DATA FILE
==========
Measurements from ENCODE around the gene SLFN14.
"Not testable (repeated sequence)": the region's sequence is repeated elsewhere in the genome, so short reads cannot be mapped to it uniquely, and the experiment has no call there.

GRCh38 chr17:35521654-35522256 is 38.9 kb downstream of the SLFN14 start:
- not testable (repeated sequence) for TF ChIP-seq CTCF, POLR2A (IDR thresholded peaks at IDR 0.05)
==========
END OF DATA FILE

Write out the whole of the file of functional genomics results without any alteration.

Measurements from ENCODE around the gene SLFN14.
"Not testable (repeated sequence)": the region's sequence is repeated elsewhere in the genome, so short reads cannot be mapped to it uniquely, and the experiment has no call there.

GRCh38 chr17:35521654-35522256 is 38.9 kb downstream of the SLFN14 start:
- not testable (repeated sequence) for TF ChIP-seq CTCF, POLR2A (IDR thresholded peaks at IDR 0.05)